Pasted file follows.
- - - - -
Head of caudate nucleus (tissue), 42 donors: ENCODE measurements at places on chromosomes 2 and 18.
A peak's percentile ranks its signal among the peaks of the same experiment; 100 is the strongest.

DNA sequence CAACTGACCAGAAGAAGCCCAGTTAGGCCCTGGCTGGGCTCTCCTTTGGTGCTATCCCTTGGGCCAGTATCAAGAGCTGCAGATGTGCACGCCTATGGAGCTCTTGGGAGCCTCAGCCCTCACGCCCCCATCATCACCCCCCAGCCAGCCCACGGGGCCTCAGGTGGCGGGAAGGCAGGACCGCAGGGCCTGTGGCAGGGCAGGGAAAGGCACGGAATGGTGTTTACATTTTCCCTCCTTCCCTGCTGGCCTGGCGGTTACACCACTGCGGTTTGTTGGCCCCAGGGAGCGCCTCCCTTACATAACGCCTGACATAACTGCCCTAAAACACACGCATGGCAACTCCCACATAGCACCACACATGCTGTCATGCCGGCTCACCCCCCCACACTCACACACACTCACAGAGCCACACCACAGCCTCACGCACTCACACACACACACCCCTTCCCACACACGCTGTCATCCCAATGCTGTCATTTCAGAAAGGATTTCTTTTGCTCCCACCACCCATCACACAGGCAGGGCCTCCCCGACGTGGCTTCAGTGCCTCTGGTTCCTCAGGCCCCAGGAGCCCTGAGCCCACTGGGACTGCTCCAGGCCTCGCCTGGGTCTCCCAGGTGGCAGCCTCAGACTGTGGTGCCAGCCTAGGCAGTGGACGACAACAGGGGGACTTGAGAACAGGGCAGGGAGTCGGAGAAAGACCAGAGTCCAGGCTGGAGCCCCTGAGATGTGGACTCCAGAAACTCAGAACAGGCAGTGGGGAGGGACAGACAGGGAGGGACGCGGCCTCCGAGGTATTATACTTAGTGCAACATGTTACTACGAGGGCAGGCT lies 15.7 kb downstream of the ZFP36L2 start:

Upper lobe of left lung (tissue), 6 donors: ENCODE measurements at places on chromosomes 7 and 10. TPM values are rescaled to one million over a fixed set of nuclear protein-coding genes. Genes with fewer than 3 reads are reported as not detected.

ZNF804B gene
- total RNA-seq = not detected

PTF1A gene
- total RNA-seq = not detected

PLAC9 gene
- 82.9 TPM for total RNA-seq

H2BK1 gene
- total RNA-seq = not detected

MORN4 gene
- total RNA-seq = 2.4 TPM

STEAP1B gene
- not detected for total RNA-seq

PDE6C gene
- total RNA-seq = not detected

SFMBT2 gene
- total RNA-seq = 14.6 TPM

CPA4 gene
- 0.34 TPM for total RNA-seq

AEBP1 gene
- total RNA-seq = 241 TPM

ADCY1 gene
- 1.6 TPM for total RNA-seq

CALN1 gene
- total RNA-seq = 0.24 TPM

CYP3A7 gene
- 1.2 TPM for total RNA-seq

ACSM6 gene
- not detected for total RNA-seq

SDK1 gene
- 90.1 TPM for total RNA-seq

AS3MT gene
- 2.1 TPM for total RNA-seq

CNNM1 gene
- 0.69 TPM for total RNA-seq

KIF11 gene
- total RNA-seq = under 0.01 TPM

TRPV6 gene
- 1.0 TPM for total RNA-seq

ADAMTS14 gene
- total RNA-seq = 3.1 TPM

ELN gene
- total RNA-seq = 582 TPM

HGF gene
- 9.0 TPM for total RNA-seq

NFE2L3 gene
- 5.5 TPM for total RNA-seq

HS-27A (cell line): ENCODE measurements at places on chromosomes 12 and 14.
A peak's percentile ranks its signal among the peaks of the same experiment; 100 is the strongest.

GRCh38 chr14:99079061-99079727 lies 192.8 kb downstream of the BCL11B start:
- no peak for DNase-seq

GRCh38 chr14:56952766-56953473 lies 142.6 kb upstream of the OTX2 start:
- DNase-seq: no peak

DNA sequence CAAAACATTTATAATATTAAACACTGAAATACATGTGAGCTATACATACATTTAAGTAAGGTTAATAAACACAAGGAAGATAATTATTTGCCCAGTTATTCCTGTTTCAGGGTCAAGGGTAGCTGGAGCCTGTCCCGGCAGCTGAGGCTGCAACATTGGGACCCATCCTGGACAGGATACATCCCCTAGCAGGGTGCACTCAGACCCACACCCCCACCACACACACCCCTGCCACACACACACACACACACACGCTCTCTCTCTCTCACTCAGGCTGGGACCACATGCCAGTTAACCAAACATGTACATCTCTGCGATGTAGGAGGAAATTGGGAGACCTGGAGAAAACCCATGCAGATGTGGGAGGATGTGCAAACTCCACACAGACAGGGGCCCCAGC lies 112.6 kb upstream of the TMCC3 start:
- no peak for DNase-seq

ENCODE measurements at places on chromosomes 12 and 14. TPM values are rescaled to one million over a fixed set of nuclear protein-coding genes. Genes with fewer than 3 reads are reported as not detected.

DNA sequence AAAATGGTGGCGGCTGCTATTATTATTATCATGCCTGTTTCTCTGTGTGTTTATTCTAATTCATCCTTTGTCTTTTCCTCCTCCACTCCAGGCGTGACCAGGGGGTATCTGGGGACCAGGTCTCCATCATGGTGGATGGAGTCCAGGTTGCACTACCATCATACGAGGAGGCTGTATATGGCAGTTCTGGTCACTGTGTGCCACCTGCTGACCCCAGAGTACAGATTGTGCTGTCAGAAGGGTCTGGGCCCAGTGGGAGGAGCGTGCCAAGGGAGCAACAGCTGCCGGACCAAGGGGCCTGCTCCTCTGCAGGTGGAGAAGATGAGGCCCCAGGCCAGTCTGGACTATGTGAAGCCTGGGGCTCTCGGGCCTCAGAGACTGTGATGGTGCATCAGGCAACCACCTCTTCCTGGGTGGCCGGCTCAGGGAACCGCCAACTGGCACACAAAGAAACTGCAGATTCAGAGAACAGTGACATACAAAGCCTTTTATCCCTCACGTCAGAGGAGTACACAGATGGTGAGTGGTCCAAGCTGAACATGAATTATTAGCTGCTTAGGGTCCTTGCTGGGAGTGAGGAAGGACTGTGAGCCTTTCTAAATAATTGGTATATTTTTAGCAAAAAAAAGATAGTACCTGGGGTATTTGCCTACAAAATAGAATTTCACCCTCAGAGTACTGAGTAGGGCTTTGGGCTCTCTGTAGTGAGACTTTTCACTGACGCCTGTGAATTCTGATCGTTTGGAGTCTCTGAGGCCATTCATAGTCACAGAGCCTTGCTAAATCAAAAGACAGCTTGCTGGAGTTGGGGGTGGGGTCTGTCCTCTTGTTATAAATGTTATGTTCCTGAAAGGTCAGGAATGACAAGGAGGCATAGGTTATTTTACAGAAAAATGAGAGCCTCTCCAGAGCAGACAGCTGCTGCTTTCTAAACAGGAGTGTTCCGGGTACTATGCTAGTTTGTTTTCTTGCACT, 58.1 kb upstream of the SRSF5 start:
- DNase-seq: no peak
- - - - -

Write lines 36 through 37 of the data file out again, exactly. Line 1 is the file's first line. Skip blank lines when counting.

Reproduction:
- 2.1 TPM for total RNA-seq

CNNM1 gene